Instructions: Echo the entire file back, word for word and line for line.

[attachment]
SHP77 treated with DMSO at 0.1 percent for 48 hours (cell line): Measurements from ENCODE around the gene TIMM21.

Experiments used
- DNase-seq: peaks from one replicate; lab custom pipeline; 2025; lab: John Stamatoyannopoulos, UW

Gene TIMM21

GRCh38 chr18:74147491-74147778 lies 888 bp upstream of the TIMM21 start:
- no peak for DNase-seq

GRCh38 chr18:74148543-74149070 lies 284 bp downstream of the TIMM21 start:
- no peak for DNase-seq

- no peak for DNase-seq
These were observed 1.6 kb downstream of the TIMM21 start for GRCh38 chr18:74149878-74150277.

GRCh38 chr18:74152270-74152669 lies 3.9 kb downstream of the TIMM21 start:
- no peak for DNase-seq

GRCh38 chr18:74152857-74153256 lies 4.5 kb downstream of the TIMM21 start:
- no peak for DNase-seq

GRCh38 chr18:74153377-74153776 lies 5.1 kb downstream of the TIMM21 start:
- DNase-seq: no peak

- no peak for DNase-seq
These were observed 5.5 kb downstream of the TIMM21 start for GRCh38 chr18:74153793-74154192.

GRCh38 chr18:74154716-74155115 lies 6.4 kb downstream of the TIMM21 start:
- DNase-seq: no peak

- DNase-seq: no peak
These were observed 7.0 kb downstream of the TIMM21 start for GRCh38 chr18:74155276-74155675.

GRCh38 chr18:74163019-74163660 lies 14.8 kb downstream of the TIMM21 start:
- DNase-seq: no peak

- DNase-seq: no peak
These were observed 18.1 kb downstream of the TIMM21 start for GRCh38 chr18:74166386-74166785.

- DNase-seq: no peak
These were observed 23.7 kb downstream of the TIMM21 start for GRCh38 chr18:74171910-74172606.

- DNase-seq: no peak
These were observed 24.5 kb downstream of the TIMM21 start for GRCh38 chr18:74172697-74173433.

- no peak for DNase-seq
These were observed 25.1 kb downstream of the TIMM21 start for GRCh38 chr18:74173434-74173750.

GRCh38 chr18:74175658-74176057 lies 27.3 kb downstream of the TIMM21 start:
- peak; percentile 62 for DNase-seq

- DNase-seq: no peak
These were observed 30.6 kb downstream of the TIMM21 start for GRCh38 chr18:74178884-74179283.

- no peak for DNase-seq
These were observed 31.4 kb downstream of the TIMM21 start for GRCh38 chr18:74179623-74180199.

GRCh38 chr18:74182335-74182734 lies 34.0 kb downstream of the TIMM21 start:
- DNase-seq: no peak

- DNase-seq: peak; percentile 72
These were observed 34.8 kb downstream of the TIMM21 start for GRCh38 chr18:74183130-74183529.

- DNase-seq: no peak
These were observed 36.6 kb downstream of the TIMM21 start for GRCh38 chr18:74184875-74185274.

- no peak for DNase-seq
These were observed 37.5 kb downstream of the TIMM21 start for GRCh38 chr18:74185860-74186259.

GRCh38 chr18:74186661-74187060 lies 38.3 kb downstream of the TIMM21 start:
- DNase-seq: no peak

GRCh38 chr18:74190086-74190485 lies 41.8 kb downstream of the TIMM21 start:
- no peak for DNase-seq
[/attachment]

SHP77 treated with DMSO at 0.1 percent for 48 hours (cell line): Measurements from ENCODE around the gene TIMM21.

Experiments used
- DNase-seq: peaks from one replicate; lab custom pipeline; 2025; lab: John Stamatoyannopoulos, UW

Gene TIMM21

GRCh38 chr18:74147491-74147778 lies 888 bp upstream of the TIMM21 start:
- no peak for DNase-seq

GRCh38 chr18:74148543-74149070 lies 284 bp downstream of the TIMM21 start:
- no peak for DNase-seq

- no peak for DNase-seq
These were observed 1.6 kb downstream of the TIMM21 start for GRCh38 chr18:74149878-74150277.

GRCh38 chr18:74152270-74152669 lies 3.9 kb downstream of the TIMM21 start:
- no peak for DNase-seq

GRCh38 chr18:74152857-74153256 lies 4.5 kb downstream of the TIMM21 start:
- no peak for DNase-seq

GRCh38 chr18:74153377-74153776 lies 5.1 kb downstream of the TIMM21 start:
- DNase-seq: no peak

- no peak for DNase-seq
These were observed 5.5 kb downstream of the TIMM21 start for GRCh38 chr18:74153793-74154192.

GRCh38 chr18:74154716-74155115 lies 6.4 kb downstream of the TIMM21 start:
- DNase-seq: no peak

- DNase-seq: no peak
These were observed 7.0 kb downstream of the TIMM21 start for GRCh38 chr18:74155276-74155675.

GRCh38 chr18:74163019-74163660 lies 14.8 kb downstream of the TIMM21 start:
- DNase-seq: no peak

- DNase-seq: no peak
These were observed 18.1 kb downstream of the TIMM21 start for GRCh38 chr18:74166386-74166785.

- DNase-seq: no peak
These were observed 23.7 kb downstream of the TIMM21 start for GRCh38 chr18:74171910-74172606.

- DNase-seq: no peak
These were observed 24.5 kb downstream of the TIMM21 start for GRCh38 chr18:74172697-74173433.

- no peak for DNase-seq
These were observed 25.1 kb downstream of the TIMM21 start for GRCh38 chr18:74173434-74173750.

GRCh38 chr18:74175658-74176057 lies 27.3 kb downstream of the TIMM21 start:
- peak; percentile 62 for DNase-seq

- DNase-seq: no peak
These were observed 30.6 kb downstream of the TIMM21 start for GRCh38 chr18:74178884-74179283.

- no peak for DNase-seq
These were observed 31.4 kb downstream of the TIMM21 start for GRCh38 chr18:74179623-74180199.

GRCh38 chr18:74182335-74182734 lies 34.0 kb downstream of the TIMM21 start:
- DNase-seq: no peak

- DNase-seq: peak; percentile 72
These were observed 34.8 kb downstream of the TIMM21 start for GRCh38 chr18:74183130-74183529.

- DNase-seq: no peak
These were observed 36.6 kb downstream of the TIMM21 start for GRCh38 chr18:74184875-74185274.

- no peak for DNase-seq
These were observed 37.5 kb downstream of the TIMM21 start for GRCh38 chr18:74185860-74186259.

GRCh38 chr18:74186661-74187060 lies 38.3 kb downstream of the TIMM21 start:
- DNase-seq: no peak

GRCh38 chr18:74190086-74190485 lies 41.8 kb downstream of the TIMM21 start:
- no peak for DNase-seq